Most Americans still charge their phones two or more times each day

OnePlus today announced the results of a consumer study compiled by The NPD Group. This study captured the responses from 1,000 US consumers who have purchased a smartphone priced at $600 and up over the last 12 months. The survey revealed that even in this era of larger smartphone batteries, users are charging their handsets multiple times per day and 43% are frustrated with how long it takes their phone’s battery to charge. 69% have to charge their device at least twice a day.

The majority of those responding to a survey said that they leave their phone plugged in for at least 40 minutes

Most people (64%) prefer to charge their phone overnight, while 33% are afraid that charging overnight or charging frequently will result in damage to the battery. It’s no surprise that the vast majority of stateside smartphone users charge at home (93%). About half as popular is the car (45%) or charging on a bus, subway, or on other forms of public transport.

Perhaps somewhat surprisingly, only 32% said that they replenish their phone’s battery at work while 15% have their phone plugged into an outlet while doing activities (hiking, shopping, attending a concert, going to a restaurant). Just a tad less, 14%, charge up at school. That could be due to bans on students carrying phones being initiated by many school districts. And 8% will charge their phones while flying.
64% of those responding to the survey will leave their handset plugged in for at least 40 minutes and 63% worry that their battery will die on them when they are out, fearful that they won’t be able to find a place to plug in their charger. Here’s something that phone manufacturers need to see. 97% of the respondents said that they would be interested in a phone that charges in less than 20 minutes. OnePlus notes that its OnePlus 10T handset includes a 125W charger in North America that charges the unit’s 4800mAh battery in 20 minutes.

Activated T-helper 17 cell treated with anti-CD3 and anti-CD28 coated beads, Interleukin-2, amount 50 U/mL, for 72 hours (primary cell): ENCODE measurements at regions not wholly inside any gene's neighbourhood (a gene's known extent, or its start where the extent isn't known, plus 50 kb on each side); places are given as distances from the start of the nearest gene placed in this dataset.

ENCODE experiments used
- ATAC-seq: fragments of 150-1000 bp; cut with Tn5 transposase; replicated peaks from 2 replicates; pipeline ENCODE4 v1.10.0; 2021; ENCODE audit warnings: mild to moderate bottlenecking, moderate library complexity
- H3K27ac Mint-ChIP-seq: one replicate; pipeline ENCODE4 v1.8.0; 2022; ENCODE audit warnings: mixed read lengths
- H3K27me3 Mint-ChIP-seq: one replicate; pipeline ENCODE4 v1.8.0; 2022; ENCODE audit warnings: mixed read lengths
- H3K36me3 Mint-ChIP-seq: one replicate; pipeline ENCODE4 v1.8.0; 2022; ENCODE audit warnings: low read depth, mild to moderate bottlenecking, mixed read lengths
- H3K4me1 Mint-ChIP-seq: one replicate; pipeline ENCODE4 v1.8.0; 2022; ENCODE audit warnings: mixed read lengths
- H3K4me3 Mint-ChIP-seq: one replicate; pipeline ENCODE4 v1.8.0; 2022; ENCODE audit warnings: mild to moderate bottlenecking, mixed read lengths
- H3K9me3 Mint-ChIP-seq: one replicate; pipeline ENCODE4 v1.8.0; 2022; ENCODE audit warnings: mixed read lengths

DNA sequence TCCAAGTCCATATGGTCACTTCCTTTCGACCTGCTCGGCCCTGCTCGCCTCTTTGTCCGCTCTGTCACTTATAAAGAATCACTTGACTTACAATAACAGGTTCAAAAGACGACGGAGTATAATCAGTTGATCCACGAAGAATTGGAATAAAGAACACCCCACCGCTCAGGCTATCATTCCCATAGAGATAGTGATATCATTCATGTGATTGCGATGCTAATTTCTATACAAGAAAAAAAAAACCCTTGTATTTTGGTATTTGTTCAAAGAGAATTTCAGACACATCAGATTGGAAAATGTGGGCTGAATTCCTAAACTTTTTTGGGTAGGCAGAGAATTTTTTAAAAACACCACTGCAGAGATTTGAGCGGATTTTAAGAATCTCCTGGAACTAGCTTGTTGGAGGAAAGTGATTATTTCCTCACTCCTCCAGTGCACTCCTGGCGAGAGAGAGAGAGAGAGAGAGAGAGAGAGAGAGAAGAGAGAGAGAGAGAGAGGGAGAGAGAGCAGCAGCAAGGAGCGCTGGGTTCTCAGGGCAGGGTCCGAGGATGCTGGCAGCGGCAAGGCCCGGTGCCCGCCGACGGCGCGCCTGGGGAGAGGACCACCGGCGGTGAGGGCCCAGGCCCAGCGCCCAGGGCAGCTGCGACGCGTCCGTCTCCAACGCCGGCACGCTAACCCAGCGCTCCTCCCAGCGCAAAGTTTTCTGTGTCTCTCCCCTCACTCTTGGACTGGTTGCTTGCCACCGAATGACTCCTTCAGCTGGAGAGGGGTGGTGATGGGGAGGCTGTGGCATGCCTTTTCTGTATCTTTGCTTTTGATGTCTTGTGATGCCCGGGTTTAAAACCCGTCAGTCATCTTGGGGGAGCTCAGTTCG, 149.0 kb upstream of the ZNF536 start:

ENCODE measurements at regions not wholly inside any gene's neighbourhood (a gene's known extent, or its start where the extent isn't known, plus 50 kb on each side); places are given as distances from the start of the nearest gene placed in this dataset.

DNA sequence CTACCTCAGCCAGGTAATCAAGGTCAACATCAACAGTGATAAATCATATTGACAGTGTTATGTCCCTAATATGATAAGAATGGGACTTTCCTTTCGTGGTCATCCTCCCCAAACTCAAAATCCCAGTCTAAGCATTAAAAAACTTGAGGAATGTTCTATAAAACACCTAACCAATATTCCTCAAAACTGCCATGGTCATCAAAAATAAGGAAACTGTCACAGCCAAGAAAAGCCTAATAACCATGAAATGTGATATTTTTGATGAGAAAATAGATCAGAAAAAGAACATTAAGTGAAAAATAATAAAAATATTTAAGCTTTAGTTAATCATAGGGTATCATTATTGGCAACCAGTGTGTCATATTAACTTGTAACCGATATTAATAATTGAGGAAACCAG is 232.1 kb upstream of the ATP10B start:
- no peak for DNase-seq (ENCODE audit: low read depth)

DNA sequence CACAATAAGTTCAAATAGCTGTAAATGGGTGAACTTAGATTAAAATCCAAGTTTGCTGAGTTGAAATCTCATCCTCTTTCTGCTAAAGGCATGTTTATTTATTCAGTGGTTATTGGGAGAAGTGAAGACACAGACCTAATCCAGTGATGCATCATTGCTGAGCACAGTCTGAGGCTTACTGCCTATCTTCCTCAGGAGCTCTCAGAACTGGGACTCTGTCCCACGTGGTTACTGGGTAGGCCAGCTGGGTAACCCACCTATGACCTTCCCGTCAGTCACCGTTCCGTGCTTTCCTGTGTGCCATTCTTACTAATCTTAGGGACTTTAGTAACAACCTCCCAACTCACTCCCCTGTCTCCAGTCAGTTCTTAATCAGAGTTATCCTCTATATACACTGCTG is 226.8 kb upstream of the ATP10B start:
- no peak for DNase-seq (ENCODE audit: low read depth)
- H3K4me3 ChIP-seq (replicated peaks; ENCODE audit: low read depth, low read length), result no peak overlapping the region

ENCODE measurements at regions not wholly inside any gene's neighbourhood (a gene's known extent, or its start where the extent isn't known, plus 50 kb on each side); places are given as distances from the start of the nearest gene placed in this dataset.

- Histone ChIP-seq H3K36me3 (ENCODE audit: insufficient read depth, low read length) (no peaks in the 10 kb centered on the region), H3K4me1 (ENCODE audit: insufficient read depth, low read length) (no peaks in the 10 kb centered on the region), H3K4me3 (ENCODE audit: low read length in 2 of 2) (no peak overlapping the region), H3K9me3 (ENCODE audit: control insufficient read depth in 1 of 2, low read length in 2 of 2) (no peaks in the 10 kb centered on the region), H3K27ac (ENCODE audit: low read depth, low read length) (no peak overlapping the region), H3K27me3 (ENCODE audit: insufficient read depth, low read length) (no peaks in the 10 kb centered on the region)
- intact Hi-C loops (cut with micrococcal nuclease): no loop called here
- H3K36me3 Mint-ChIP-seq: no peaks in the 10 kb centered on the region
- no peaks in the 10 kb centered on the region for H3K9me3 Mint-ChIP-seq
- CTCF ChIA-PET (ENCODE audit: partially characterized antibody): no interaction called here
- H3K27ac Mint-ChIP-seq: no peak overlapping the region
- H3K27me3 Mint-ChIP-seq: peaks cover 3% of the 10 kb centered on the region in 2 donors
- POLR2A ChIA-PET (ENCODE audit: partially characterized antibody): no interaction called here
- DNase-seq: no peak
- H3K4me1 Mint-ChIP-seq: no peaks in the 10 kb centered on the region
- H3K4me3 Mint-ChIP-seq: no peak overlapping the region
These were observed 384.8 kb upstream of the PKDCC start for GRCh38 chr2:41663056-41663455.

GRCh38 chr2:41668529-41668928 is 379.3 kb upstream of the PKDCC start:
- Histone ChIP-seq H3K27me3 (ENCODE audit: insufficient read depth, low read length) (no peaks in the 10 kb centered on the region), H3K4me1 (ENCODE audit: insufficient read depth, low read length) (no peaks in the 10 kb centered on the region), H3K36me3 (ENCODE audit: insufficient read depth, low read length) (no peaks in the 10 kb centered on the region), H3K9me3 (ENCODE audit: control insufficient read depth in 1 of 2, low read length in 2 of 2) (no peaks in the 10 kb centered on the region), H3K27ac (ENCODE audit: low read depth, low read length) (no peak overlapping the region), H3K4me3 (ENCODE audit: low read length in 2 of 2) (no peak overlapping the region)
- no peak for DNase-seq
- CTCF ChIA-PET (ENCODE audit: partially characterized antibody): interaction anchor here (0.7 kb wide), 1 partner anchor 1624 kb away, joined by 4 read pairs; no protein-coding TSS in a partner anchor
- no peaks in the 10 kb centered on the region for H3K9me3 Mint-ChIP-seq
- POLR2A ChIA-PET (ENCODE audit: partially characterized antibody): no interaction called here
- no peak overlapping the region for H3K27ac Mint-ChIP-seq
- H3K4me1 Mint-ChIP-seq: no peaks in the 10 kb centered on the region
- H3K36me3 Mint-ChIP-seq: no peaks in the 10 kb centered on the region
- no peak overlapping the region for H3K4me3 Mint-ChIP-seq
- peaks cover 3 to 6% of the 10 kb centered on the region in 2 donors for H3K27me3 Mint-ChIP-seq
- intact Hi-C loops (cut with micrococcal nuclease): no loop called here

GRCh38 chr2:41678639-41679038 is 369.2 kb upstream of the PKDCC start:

75% of survey respondents say that it is important for a new phone to come with a cable and charger in the box

There are various ways to charge a phone and 88% of those responding to the survey said that they use a wired charger to power up their handset. 46% employ a car charger, 28% use wireless charging, and 19% rely on a power bank. The latter number seems low.

Hey Apple, Google, swear Samsung, over 75% of those answering the survey said that it is important for a new phone to come with a wall charger and charging cable in the box. Last month, Apple was hit with a $19 million fine in Brazil for not including a charger in the box with its new iPhone models. Apple’s usual defense that it removed the charger to help the environment was not a winner for the company, at least in that country.
OnePlus states that thanks to the “charger not included” mentality of phone manufacturers, 193 million charging devices were purchased over the last year. This made the “Mobile Charging” category (including cables, power banks, car chargers, etc.) the second largest consumer electronics category in the states with an industry valuation of close to $3.2 billion. A related statistic released by OnePlus shows that 59% of people buying a new phone will buy mobile power accessories at the same time.

And this information dovetails with a statement made by Robin Liu, CEO of OnePlus North America. Liu said, “Many smartphone device manufacturers have removed charging units from their smartphone boxes and engineered a new revenue stream, all from sales of their own charging devices. Rather than investing in R&D to improve charging efficiency and battery life, leading device manufacturers have maintained the status quo while burdening consumers with additional costs.”

And how much are those additional costs? For an iPhone, a Type-C power adapter will cost you $19. For a Pixel 7, a 30W Google USB-C charger is priced at $25. And a 25W USB-C power adapter for a Samsung Galaxy phone is $34.99 although this price includes a USB-C to USB-C cable.

Leave a Reply

Your email address will not be published. Required fields are marked *